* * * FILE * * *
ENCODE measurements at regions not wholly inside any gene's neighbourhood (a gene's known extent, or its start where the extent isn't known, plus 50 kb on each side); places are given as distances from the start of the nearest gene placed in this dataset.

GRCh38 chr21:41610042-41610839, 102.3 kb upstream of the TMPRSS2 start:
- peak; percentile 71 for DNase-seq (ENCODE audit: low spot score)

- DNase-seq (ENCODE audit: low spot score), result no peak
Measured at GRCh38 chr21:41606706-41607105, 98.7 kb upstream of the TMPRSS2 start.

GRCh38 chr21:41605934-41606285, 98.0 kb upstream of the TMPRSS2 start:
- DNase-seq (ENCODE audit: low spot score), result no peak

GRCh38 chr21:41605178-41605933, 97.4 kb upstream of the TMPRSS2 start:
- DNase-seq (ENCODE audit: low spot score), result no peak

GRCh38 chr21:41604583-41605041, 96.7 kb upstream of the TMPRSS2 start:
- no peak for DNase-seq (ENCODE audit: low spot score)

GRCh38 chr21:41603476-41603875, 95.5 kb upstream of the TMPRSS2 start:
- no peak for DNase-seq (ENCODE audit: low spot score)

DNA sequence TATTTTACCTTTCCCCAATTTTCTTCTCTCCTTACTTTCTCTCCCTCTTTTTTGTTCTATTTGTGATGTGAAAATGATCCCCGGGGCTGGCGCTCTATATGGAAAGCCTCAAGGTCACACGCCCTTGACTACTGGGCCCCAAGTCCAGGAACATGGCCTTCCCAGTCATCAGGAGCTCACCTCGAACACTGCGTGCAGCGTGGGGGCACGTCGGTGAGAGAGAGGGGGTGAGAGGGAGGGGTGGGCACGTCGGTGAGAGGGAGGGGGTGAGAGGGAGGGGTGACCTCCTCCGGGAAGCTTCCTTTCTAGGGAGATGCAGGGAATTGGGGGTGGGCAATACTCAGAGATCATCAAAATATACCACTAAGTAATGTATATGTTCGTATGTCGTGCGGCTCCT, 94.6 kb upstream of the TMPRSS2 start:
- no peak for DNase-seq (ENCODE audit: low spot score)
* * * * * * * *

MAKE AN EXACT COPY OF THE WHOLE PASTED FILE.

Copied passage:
ENCODE measurements at regions not wholly inside any gene's neighbourhood (a gene's known extent, or its start where the extent isn't known, plus 50 kb on each side); places are given as distances from the start of the nearest gene placed in this dataset.

GRCh38 chr21:41610042-41610839, 102.3 kb upstream of the TMPRSS2 start:
- peak; percentile 71 for DNase-seq (ENCODE audit: low spot score)

- DNase-seq (ENCODE audit: low spot score), result no peak
Measured at GRCh38 chr21:41606706-41607105, 98.7 kb upstream of the TMPRSS2 start.

GRCh38 chr21:41605934-41606285, 98.0 kb upstream of the TMPRSS2 start:
- DNase-seq (ENCODE audit: low spot score), result no peak

GRCh38 chr21:41605178-41605933, 97.4 kb upstream of the TMPRSS2 start:
- DNase-seq (ENCODE audit: low spot score), result no peak

GRCh38 chr21:41604583-41605041, 96.7 kb upstream of the TMPRSS2 start:
- no peak for DNase-seq (ENCODE audit: low spot score)

GRCh38 chr21:41603476-41603875, 95.5 kb upstream of the TMPRSS2 start:
- no peak for DNase-seq (ENCODE audit: low spot score)

DNA sequence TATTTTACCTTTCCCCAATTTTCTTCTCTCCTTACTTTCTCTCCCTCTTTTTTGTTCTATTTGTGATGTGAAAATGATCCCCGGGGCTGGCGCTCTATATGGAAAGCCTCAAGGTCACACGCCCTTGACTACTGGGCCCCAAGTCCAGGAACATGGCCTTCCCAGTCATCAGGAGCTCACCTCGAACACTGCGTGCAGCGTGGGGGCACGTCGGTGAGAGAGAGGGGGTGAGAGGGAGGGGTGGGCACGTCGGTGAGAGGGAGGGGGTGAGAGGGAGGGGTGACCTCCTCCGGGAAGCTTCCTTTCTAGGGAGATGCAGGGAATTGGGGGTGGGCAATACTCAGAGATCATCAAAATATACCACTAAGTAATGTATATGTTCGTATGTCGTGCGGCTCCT, 94.6 kb upstream of the TMPRSS2 start:
- no peak for DNase-seq (ENCODE audit: low spot score)